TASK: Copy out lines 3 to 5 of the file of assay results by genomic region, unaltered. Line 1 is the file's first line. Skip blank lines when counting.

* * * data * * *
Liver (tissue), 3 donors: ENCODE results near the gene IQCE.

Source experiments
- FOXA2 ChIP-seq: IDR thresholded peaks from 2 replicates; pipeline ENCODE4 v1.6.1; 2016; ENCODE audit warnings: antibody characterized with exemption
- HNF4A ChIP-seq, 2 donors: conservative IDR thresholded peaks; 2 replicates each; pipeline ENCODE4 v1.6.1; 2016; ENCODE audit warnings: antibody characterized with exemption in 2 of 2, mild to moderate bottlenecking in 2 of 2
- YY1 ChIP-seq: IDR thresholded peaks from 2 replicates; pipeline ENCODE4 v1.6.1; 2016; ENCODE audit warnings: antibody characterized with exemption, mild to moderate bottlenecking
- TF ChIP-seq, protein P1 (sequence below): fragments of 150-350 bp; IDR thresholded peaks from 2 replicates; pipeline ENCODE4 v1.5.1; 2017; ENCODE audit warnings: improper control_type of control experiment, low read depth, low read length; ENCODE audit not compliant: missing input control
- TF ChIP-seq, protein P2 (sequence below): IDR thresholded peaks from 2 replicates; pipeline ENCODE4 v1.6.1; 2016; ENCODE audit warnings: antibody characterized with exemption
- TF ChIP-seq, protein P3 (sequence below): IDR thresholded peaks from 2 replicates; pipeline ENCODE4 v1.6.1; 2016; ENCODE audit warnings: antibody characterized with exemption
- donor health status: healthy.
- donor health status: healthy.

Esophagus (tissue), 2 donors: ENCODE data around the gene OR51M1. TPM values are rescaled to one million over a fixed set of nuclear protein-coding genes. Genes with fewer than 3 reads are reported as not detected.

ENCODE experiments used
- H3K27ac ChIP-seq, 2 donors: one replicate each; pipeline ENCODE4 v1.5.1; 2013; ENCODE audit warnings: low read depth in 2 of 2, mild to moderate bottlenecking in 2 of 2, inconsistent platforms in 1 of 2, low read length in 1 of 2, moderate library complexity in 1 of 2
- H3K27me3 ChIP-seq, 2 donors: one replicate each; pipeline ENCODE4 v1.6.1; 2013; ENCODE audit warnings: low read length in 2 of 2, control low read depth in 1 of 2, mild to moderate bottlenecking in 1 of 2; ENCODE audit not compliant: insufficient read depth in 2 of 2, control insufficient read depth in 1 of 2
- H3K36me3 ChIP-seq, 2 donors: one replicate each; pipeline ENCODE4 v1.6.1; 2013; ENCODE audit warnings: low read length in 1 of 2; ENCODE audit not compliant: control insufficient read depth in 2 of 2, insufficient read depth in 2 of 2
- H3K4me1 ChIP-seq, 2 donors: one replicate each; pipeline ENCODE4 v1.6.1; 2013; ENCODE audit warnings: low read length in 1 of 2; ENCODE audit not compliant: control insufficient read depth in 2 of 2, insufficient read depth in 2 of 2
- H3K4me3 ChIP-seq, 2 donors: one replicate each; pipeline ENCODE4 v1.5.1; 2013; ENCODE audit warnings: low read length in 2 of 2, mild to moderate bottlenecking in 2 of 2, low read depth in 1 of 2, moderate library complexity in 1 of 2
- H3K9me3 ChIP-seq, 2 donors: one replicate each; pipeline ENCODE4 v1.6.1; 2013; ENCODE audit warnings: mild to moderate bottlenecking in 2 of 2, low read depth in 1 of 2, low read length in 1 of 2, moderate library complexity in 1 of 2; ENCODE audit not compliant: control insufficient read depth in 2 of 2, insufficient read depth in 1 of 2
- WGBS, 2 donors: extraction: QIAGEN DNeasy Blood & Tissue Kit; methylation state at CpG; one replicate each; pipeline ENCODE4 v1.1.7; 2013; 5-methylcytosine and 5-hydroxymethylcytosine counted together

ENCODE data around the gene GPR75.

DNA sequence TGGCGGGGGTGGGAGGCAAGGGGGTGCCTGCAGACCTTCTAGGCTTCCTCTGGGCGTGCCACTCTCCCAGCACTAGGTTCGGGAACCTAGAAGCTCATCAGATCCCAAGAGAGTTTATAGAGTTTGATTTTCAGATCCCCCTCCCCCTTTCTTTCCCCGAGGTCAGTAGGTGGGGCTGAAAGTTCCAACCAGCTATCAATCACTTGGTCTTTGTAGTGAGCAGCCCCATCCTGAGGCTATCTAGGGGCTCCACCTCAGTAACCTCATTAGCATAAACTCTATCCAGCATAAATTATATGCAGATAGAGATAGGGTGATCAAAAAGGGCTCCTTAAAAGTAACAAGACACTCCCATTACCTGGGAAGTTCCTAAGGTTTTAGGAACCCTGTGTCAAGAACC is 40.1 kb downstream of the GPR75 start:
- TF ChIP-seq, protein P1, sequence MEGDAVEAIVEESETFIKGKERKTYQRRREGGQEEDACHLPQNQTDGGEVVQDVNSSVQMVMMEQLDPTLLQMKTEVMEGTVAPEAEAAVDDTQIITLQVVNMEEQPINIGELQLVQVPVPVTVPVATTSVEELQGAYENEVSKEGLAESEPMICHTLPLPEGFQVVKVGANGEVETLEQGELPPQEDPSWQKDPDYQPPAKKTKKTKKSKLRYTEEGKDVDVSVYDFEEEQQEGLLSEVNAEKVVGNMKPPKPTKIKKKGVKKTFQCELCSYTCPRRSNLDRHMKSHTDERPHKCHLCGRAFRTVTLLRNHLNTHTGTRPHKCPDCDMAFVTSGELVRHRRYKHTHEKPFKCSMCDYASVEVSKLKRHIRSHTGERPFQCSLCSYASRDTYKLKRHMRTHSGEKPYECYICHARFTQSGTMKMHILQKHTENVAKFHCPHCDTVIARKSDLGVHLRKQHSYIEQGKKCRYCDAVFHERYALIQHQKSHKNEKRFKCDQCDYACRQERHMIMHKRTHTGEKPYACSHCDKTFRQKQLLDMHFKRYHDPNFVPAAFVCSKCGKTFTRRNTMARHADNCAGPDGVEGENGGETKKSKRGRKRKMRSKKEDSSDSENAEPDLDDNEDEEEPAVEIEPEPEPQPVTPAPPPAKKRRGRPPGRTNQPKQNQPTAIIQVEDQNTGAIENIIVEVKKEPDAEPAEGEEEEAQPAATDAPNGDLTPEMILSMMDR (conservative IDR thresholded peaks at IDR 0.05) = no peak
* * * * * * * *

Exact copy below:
- FOXA2 ChIP-seq: IDR thresholded peaks from 2 replicates; pipeline ENCODE4 v1.6.1; 2016; ENCODE audit warnings: antibody characterized with exemption
- HNF4A ChIP-seq, 2 donors: conservative IDR thresholded peaks; 2 replicates each; pipeline ENCODE4 v1.6.1; 2016; ENCODE audit warnings: antibody characterized with exemption in 2 of 2, mild to moderate bottlenecking in 2 of 2
- YY1 ChIP-seq: IDR thresholded peaks from 2 replicates; pipeline ENCODE4 v1.6.1; 2016; ENCODE audit warnings: antibody characterized with exemption, mild to moderate bottlenecking